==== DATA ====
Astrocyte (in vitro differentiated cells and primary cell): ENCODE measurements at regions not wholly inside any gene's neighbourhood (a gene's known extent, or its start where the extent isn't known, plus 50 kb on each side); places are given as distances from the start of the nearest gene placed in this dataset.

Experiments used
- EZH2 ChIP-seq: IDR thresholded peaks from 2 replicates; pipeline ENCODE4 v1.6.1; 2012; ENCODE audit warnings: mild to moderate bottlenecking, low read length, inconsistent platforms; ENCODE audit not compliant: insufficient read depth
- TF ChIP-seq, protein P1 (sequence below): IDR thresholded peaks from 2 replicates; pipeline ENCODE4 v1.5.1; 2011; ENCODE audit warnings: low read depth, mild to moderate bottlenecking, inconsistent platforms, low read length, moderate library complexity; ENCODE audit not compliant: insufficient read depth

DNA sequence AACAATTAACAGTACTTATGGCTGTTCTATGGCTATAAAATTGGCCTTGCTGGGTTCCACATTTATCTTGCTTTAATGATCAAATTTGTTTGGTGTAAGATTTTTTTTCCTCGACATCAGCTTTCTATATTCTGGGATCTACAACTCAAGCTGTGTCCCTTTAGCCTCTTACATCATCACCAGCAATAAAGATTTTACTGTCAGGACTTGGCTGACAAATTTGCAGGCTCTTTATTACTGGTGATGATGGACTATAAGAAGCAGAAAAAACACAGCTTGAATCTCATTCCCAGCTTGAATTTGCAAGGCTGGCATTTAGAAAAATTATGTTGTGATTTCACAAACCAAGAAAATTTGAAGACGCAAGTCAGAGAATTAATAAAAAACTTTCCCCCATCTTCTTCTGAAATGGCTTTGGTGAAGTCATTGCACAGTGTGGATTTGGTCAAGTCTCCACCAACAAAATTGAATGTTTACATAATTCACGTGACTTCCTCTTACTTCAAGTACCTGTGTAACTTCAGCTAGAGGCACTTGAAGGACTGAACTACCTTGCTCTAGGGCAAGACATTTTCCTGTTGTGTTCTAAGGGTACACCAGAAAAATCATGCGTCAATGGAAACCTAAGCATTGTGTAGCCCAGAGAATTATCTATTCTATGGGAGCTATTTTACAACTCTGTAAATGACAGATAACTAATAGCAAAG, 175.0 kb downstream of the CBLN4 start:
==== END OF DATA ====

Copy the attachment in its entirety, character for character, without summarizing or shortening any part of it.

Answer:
Astrocyte (in vitro differentiated cells and primary cell): ENCODE measurements at regions not wholly inside any gene's neighbourhood (a gene's known extent, or its start where the extent isn't known, plus 50 kb on each side); places are given as distances from the start of the nearest gene placed in this dataset.

Experiments used
- EZH2 ChIP-seq: IDR thresholded peaks from 2 replicates; pipeline ENCODE4 v1.6.1; 2012; ENCODE audit warnings: mild to moderate bottlenecking, low read length, inconsistent platforms; ENCODE audit not compliant: insufficient read depth
- TF ChIP-seq, protein P1 (sequence below): IDR thresholded peaks from 2 replicates; pipeline ENCODE4 v1.5.1; 2011; ENCODE audit warnings: low read depth, mild to moderate bottlenecking, inconsistent platforms, low read length, moderate library complexity; ENCODE audit not compliant: insufficient read depth

DNA sequence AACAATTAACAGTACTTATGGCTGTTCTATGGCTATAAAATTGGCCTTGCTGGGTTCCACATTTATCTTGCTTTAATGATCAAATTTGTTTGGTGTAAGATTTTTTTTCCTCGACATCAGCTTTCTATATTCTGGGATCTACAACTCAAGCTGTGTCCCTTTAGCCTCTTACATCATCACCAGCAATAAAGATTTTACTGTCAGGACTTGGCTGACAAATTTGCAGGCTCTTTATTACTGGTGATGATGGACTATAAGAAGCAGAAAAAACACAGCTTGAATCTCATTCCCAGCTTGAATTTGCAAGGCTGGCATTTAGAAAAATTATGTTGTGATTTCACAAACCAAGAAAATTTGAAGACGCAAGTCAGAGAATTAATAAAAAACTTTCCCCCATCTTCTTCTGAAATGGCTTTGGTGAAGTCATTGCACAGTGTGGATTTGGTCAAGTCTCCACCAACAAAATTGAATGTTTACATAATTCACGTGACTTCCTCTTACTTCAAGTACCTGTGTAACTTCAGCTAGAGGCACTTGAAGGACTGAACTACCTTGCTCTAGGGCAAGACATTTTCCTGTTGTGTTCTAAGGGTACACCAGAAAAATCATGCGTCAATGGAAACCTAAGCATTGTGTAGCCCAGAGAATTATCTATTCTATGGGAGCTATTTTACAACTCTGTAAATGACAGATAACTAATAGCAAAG, 175.0 kb downstream of the CBLN4 start: